New York Times
August 5, 2006
G.I. Crime Photos May Be Evidence
By ROBERT F. WORTH and CAROLYN MARSHALL
On March 13, a group of American soldiers sitting at a checkpoint south of Baghdad were : a 14-year-old Iraqi girl had been raped, then killed along with her family in their house nearby in Mahmudiya.
Those soldiers, along with others from their checkpoint, walked over and took of the charred and bullet-riddled bodies, as if it were a routine investigation of an insurgent attack, according to a defense official who spoke on condition of anonymity.
Now, those photographs are likely to serve as evidence in the military’s prosecution of the case, which opens a new chapter tomorrow when an Article 32 hearing, the rough equivalent of a grand jury proceeding, begins in Baghdad for five soldiers accused in the crime.
The case, which was first widely reported in June, raised alarm about the military’s conduct, infuriating Iraqis and setting off a public bout of shame and soul-searching for the American command. And as details trickle out, a troubling picture is emerging of an Army unit numbed by months of extreme combat stress and left at one of the deadliest security checkpoints in Iraq without experienced leaders — a point that will be central in building a legal defense, lawyers in the case say.
Many questions persist about the crime in Mahmudiya. Prosecutors initially said that only two of the accused soldiers had raped the girl, and that Steven D. Green, a private who was discharged in May after a psychiatric evaluation, was the ringleader. It now appears that at least three soldiers, including Mr. Green, raped her, according to a legal memo filed by a military magistrate. Prosecutors now believe the other two soldiers raped her first and later set fire to her dead body, two lawyers involved in the case said.
At the time, the men’s squad leader and the overseeing platoon commander — both highly respected leaders — were on leave, said a sergeant in the same company as the men. He provided some details through e-mail on condition of anonymity.
“I know none of that would have happened if he was around,” the sergeant said of the squad leader.
At least one staff sergeant in the unit repeatedly complained that checkpoints were under-manned, said David P. Sheldon and Capt. James D. Culp, lawyers who represent Specialist James P. Barker, one of the accused men. He and Pfc. Jesse V. Spielman, Pfc. Bryan L. Howard and Sgt. Paul E. Cortez have been accused of rape, murder and arson. The fifth soldier in the hearing, Sgt. Anthony W. Yribe, is accused of dereliction of duty for not reporting the crime, but he is not thought to have been at the house. Mr. Green is being tried in civilian criminal court.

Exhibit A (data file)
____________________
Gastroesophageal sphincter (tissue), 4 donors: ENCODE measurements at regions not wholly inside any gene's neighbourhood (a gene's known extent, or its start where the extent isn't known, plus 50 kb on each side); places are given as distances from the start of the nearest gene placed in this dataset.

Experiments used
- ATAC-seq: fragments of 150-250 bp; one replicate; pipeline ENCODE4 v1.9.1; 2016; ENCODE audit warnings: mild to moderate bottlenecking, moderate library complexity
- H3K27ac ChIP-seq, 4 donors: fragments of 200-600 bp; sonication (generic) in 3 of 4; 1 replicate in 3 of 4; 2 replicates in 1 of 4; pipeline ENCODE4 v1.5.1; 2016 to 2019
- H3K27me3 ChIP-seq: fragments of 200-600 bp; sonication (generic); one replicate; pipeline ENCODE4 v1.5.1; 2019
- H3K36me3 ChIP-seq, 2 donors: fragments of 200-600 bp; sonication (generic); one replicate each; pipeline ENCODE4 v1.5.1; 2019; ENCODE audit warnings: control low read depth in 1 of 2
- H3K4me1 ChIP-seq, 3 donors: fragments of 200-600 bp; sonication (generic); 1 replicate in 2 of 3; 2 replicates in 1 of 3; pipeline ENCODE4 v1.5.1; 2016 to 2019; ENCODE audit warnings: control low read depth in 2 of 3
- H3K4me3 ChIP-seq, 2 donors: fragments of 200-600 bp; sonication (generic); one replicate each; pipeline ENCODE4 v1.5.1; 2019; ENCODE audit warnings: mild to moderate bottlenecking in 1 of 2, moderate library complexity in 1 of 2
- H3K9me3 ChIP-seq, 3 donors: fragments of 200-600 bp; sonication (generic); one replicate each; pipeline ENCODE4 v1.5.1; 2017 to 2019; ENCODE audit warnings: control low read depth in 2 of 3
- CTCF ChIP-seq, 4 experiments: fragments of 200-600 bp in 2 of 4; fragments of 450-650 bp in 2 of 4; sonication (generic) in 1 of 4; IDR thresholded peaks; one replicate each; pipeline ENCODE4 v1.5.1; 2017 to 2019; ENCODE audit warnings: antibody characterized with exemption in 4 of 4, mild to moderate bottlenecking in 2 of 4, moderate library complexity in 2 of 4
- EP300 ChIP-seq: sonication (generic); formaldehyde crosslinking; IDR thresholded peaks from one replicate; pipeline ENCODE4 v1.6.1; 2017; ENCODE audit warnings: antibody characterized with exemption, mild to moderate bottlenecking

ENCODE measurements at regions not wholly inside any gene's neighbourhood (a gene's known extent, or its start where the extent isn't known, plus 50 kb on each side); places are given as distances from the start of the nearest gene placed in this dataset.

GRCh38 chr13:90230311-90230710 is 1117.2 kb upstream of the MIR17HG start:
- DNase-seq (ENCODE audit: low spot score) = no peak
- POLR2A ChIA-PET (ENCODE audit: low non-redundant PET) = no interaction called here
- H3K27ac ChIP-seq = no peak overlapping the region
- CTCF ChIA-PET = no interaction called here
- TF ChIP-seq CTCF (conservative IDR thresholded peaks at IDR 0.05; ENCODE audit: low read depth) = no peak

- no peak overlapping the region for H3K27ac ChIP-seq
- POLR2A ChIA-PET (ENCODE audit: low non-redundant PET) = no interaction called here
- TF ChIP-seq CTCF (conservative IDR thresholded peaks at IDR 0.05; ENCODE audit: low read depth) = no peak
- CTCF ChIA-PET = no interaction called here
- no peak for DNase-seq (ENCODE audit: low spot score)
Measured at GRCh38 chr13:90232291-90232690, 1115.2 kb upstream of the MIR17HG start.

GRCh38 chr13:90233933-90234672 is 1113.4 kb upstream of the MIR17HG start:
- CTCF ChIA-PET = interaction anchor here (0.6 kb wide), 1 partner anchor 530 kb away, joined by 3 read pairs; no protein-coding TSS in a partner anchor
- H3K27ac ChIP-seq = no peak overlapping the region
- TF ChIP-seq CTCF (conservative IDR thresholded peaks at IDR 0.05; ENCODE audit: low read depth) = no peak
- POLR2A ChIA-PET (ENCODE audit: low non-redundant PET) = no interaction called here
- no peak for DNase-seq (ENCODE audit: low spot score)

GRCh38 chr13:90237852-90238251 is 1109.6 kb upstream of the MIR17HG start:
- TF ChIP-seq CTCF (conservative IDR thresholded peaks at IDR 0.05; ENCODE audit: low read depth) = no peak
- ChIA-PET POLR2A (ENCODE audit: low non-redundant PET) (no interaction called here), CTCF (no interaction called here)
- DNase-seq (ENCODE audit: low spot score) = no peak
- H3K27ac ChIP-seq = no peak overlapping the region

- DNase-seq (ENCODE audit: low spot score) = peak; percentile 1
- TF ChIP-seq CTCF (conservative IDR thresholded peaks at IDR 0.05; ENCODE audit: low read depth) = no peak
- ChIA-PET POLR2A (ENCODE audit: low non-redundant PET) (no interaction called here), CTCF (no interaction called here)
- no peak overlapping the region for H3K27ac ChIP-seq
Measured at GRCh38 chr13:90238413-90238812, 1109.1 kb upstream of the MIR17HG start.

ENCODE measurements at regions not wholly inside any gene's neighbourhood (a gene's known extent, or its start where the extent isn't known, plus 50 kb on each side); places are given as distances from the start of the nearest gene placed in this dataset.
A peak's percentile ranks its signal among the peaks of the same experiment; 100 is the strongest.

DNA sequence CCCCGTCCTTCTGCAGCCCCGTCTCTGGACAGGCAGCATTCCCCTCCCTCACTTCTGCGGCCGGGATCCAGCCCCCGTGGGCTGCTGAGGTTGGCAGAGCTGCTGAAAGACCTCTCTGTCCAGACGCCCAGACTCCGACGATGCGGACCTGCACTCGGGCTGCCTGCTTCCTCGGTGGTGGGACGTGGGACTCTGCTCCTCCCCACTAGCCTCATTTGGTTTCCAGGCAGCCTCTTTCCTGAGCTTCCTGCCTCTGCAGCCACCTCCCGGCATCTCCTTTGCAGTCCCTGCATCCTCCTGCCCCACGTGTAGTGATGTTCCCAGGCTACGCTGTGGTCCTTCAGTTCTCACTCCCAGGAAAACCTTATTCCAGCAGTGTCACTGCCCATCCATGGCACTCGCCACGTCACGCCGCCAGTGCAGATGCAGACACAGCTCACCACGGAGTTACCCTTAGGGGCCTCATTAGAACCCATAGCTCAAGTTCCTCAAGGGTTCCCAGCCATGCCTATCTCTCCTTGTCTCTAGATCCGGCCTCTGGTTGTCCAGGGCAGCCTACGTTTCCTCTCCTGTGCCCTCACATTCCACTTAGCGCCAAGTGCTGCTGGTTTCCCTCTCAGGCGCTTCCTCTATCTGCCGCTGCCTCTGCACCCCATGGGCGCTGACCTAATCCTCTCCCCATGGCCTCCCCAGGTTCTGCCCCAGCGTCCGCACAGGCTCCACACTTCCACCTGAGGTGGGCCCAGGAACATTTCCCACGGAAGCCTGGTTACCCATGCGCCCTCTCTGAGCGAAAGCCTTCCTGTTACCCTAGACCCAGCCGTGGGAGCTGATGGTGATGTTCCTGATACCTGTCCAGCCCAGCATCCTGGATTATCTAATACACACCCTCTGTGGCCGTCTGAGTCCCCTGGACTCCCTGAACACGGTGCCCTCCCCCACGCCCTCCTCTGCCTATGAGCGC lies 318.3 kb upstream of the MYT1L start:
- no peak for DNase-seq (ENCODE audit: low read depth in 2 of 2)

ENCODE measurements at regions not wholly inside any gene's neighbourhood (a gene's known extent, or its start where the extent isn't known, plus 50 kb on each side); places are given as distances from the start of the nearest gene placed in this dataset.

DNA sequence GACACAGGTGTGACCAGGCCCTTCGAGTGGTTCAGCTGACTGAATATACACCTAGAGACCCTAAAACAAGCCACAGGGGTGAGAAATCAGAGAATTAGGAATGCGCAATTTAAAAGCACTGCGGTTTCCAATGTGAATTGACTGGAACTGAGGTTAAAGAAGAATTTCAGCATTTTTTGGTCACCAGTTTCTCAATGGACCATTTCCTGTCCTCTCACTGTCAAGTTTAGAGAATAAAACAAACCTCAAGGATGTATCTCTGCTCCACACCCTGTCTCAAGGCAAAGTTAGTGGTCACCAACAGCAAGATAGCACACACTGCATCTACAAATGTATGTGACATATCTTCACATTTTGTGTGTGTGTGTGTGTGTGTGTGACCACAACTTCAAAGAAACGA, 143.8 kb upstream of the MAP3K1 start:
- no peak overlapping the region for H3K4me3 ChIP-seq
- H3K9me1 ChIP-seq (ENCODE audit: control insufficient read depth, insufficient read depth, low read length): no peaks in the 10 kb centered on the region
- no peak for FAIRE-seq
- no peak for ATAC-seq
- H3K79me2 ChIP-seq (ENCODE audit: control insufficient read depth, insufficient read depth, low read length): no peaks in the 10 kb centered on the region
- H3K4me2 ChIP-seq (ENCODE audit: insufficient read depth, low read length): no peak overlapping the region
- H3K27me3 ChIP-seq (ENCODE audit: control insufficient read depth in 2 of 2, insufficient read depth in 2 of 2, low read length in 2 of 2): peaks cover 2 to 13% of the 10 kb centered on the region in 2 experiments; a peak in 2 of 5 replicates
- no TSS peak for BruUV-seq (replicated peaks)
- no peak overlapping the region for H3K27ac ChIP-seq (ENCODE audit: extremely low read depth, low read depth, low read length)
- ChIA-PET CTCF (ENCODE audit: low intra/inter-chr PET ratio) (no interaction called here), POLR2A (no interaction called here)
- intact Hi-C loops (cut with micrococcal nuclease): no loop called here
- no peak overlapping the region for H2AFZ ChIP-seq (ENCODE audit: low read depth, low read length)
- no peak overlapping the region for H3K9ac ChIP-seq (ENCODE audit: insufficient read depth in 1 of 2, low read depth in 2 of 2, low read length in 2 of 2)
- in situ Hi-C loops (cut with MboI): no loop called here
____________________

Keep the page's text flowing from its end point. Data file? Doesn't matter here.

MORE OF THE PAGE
Even relatives back home knew the men were stretched. Pfc. Shane Hoeck, a soldier in the unit, shared his worries with his brother Cody, 16, in frequent e-mail messages.
“They lost so many guys they don’t have enough manpower to cover things,” Cody Hoeck said in a telephone interview.
Insurgents posted a video on the Internet last month showing images of two soldiers who had been kidnapped and castrated, one of them headless, and called it
In both episodes, soldiers appear to have been left on their own in violation of standard military procedures — a fact that has led to an investigation into possible lapses of supervision in the broader company that the men’s platoon is part of: Company B of the First Battalion, 502nd Infantry, with the 101st Airborne Division.
The men’s unit had already gained a reputation as the “hard luck platoon” among the soldiers stationed in the area around Mahmudiya, one of the most violent towns at the heart of the Sunni Arab insurgency.
“You have to understand, the civilians here do not like us,” the sergeant said. “They had a good life before we came here. It is 100-percent Sunni. They all work against us even when they act like our best friends.”
Specialist Barker’s lawyers have made it clear that they will argue that commanders had exacerbated an already stressful environment by stationing him, and other soldiers, at the same dangerous checkpoint for weeks at a time.